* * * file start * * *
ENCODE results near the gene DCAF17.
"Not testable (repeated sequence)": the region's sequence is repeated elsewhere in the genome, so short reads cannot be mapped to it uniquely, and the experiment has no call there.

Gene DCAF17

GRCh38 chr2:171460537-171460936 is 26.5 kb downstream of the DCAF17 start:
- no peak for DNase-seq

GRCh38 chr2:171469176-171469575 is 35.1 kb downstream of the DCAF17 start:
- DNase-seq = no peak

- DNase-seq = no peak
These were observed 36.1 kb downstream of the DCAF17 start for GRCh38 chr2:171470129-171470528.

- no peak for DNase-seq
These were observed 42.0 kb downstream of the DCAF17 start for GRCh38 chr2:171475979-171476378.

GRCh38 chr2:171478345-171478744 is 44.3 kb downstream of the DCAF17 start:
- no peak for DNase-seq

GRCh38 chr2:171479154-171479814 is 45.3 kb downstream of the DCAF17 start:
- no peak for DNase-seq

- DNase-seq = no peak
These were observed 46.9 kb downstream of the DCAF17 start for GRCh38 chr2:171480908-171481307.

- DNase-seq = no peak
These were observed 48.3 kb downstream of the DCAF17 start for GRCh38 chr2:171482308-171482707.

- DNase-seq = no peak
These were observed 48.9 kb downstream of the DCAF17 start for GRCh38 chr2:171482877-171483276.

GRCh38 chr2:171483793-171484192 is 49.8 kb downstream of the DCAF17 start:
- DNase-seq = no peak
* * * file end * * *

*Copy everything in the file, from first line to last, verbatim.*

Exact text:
ENCODE results near the gene DCAF17.
"Not testable (repeated sequence)": the region's sequence is repeated elsewhere in the genome, so short reads cannot be mapped to it uniquely, and the experiment has no call there.

Gene DCAF17

GRCh38 chr2:171460537-171460936 is 26.5 kb downstream of the DCAF17 start:
- no peak for DNase-seq

GRCh38 chr2:171469176-171469575 is 35.1 kb downstream of the DCAF17 start:
- DNase-seq = no peak

- DNase-seq = no peak
These were observed 36.1 kb downstream of the DCAF17 start for GRCh38 chr2:171470129-171470528.

- no peak for DNase-seq
These were observed 42.0 kb downstream of the DCAF17 start for GRCh38 chr2:171475979-171476378.

GRCh38 chr2:171478345-171478744 is 44.3 kb downstream of the DCAF17 start:
- no peak for DNase-seq

GRCh38 chr2:171479154-171479814 is 45.3 kb downstream of the DCAF17 start:
- no peak for DNase-seq

- DNase-seq = no peak
These were observed 46.9 kb downstream of the DCAF17 start for GRCh38 chr2:171480908-171481307.

- DNase-seq = no peak
These were observed 48.3 kb downstream of the DCAF17 start for GRCh38 chr2:171482308-171482707.

- DNase-seq = no peak
These were observed 48.9 kb downstream of the DCAF17 start for GRCh38 chr2:171482877-171483276.

GRCh38 chr2:171483793-171484192 is 49.8 kb downstream of the DCAF17 start:
- DNase-seq = no peak